On Friday, November 16, Darien Hsu Gee hosted Under the (Micro)scope: Amplifying Our Truth by Writing Micro Narratives!
A note from Darien: Micro narratives are short, intense bursts of lyric storytelling and evocative writing, usually 300 words or less. You can use micro narratives in a number of ways: as a caption to a photograph or piece of artwork, as back story for a character you’re struggling with, gathered into a collection of poems or essays, or simply a single piece of distilled writing that captures a pivotal moment in your life. Learning how to write micro will help you discern what’s most essential in a piece of writing, and what feels most urgent or relevant to you. It’s also easy to write micro on the go, to help you establish a daily writing practice, and to easily build a small body of work.
I just want to say how honored I am to be a part of the Girls Write Now mission, celebrating and uplifting the voices of young women writers of color in the creative arts. I cannot think of a more necessary mission at this time in our history as a country. We need the stories and perspectives of these future decision-makers and leaders. I’m grateful to be a part of this tremendous mission. – Darien Hsu Gee, Salon Host
What would be the first line of a poem or essay about your family history or your artistic lineage? Once you have your first line, finish your poem, or aim to write your essay in 300 words or less. Title the piece when you are done. We’ll write for about 10 minutes.
If you wrote a poem, take a few minutes to revise it into an essay (300 words or less). If you wrote a micro essay, take a few minutes to revise it into a poem. Which version do you like better?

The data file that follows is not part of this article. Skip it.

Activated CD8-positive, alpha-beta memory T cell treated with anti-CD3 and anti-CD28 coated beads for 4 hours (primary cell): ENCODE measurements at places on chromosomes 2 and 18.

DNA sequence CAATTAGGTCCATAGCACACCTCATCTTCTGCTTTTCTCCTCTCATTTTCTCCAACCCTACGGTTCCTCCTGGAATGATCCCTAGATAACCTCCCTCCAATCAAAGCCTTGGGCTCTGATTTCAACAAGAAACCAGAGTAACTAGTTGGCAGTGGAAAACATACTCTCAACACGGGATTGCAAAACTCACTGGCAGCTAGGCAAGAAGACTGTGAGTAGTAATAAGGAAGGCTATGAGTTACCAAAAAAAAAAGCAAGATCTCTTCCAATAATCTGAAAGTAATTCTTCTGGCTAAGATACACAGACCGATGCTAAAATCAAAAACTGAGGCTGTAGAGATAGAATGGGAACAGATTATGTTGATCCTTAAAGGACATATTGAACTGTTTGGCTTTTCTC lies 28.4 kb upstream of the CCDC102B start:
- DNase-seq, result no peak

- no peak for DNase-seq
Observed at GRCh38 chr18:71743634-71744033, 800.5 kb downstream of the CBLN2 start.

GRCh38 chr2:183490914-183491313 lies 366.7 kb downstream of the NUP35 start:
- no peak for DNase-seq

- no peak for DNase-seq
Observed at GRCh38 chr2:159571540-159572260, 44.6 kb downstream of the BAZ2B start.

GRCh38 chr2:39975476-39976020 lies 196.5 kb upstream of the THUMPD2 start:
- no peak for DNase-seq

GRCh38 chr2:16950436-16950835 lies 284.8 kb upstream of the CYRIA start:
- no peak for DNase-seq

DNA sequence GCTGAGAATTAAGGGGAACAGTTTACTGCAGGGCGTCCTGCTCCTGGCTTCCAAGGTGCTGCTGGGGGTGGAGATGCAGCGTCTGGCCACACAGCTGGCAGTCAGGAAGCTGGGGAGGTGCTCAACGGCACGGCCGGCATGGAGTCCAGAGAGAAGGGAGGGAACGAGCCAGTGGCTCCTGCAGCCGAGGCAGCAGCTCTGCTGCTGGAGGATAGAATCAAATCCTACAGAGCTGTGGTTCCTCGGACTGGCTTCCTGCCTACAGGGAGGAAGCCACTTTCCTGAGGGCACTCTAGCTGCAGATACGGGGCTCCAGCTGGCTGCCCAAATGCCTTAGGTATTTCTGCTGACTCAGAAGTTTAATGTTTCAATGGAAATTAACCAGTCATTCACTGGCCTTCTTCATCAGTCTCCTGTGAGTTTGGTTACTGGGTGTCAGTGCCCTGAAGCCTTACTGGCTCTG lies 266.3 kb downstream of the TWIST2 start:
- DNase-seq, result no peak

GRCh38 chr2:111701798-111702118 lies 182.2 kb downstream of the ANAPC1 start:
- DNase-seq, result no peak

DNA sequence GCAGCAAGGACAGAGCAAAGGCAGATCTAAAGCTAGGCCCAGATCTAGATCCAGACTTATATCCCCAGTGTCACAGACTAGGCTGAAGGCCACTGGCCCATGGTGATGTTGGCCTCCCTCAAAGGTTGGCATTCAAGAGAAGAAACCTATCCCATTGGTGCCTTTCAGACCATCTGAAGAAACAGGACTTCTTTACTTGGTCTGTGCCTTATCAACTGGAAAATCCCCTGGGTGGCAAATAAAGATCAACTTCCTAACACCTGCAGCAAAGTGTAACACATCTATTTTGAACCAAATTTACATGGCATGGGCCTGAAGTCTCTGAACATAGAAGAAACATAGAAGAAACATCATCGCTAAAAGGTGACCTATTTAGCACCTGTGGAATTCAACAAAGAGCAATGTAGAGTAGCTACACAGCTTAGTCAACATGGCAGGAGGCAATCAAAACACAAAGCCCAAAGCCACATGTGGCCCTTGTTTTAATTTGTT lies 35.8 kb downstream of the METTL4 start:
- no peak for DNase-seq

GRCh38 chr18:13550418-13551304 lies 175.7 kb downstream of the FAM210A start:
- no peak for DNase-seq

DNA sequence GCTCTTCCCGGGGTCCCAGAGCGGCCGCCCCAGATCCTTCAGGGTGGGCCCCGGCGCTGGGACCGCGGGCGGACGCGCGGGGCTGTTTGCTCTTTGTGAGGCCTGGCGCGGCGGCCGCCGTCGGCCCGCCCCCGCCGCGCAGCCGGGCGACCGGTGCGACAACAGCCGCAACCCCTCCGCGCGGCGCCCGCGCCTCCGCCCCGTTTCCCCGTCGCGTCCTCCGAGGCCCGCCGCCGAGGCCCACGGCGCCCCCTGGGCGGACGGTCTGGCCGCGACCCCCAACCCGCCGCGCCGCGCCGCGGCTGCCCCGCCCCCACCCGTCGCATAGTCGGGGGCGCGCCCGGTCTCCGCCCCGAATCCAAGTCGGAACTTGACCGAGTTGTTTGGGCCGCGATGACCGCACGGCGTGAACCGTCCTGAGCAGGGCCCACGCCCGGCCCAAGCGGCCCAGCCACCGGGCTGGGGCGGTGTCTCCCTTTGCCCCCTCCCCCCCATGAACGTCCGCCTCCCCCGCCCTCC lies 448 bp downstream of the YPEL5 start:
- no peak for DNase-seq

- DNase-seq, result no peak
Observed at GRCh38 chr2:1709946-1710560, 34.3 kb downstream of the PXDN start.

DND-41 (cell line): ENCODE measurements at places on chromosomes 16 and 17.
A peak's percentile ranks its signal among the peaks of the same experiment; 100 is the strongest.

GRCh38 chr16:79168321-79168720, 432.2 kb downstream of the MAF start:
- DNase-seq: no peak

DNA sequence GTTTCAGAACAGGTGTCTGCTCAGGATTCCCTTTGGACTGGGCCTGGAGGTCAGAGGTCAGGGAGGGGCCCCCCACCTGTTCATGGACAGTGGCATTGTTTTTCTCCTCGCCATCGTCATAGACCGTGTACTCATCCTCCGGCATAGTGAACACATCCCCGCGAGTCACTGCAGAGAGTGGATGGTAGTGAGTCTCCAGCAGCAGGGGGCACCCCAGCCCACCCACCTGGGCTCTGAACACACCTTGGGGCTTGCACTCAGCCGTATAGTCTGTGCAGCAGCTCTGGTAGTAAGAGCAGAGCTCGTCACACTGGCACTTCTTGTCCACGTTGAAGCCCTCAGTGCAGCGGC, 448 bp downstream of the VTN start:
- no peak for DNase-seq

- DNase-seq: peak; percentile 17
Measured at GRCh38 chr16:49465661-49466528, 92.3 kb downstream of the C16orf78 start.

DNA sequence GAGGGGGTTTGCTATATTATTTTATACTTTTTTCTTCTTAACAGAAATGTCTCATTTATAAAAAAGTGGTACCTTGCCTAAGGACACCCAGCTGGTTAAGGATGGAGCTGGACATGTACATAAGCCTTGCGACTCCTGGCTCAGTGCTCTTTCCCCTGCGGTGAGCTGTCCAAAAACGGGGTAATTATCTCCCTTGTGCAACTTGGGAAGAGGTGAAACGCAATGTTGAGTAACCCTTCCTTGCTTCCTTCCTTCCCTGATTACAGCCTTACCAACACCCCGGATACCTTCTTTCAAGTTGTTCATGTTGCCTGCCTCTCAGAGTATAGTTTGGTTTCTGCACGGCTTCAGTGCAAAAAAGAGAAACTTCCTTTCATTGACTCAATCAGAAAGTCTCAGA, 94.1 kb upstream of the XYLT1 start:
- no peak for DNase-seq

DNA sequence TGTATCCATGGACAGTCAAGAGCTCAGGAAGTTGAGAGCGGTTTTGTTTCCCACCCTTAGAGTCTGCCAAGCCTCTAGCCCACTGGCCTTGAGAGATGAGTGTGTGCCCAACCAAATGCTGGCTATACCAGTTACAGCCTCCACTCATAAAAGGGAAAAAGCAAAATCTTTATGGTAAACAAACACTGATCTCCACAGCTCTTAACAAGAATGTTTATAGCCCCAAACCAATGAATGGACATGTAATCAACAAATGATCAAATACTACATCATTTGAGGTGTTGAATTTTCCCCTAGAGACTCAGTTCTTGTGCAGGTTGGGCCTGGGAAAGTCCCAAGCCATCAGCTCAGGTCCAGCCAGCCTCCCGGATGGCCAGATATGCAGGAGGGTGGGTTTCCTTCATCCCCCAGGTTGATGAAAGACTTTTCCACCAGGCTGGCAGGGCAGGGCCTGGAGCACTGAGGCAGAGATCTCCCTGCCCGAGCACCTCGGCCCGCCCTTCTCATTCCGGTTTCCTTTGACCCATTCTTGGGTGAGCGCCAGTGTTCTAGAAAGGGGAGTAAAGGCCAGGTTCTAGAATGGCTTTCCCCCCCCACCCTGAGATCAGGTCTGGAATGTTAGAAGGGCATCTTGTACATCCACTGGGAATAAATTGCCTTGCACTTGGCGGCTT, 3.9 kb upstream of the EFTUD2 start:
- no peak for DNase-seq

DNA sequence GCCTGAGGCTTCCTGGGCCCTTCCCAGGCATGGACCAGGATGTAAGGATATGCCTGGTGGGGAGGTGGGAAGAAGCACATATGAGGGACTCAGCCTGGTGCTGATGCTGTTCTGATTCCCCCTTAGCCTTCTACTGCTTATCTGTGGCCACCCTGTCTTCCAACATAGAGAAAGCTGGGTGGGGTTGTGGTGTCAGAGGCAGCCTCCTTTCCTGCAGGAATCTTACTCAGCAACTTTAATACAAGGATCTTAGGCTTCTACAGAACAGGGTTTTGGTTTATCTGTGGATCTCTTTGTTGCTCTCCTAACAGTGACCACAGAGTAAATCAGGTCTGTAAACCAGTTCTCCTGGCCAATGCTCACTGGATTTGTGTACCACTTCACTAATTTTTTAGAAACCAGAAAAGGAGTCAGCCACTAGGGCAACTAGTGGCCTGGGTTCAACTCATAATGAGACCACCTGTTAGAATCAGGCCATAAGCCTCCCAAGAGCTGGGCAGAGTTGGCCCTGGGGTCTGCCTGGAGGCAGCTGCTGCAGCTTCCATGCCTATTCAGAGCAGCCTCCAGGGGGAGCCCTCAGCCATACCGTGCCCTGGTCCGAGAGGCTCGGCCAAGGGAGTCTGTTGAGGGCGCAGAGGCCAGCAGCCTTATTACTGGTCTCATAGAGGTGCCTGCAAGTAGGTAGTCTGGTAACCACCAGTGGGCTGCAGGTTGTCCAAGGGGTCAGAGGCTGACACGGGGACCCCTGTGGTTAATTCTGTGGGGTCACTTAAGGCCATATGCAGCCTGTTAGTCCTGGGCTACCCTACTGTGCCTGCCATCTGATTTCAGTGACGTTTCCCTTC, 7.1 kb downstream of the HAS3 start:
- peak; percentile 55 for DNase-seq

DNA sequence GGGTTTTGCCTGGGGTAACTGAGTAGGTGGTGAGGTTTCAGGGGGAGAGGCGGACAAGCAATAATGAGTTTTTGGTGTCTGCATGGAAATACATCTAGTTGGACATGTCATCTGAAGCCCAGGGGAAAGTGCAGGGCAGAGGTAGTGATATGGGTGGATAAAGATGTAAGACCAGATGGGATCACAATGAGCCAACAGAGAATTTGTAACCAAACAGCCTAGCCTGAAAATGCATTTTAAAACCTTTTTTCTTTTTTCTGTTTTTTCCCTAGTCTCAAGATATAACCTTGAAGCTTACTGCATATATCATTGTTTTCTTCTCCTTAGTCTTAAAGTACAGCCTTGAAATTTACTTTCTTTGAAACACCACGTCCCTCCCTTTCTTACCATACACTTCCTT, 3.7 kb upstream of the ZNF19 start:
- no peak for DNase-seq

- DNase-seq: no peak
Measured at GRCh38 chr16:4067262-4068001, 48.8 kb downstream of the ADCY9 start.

Prompt #3: Takeaway Exercise
The final step is to revise the piece back into its original form. Compare the versions and choose the one you like best. If you haven’t already, be sure to give it a title, even if it’s just a working title.
You don’t want to look at the first exercise you wrote, but take the second exercise and decide what you’d need to do to put it back in the same original form you wrote, poetry or essay/prose poetry. You can then compare what you originally wrote to the revised version and see what changed, what remained.
Compare all versions and choose the one you like best. If you haven’t already, be sure to give it a title, even if it’s just a working title. Let it sit; writing about difficult things can be hard. But we can do hard things!
- Submit your 100-word story to be published! Darien shared that a friend of hers is collaborating with Grant Faulkner, founder of 100-word story to put together an anthology called Small Bright Things and is looking for teen writers to submit their work. If you wrote something that you like, submit it to her!
- 30 Days of Flash Workbook and Resources by Darien Hsu Gee
Darien Hsu Gee is the author of five novels published by Penguin Random House that have been translated into 11 languages. She won the 2019 Poetry Society of America’s Chapbook Fellowship award for Other Small Histories and the 2015 Hawaiʻi Book Publishers’ Ka Palapala Poʻokela Award of Excellence for Writing the Hawaiʻi Memoir. She is the recipient of a Sustainable Arts Foundation grant and a Vermont Studio Center fellowship. Gee holds a B.A. from Rice University and an M.F.A. from the Rainier Writing Workshop at Pacific Lutheran University. Her most recent book, Allegiance, is a collection of micro essays about family, motherhood, and growing up Chinese American. She lives with her family on the Big Island of Hawaiʻi.
Our Friday Night Salons are a space for our community to learn from and write with incredible authors, poets, journalists and novelists. This event is free and open to the public because of generous viewers like you who power Girls Write Now’s cutting-edge programs. If you are able to pay, your tax-deductible donation will help make more events like this possible. Thank you!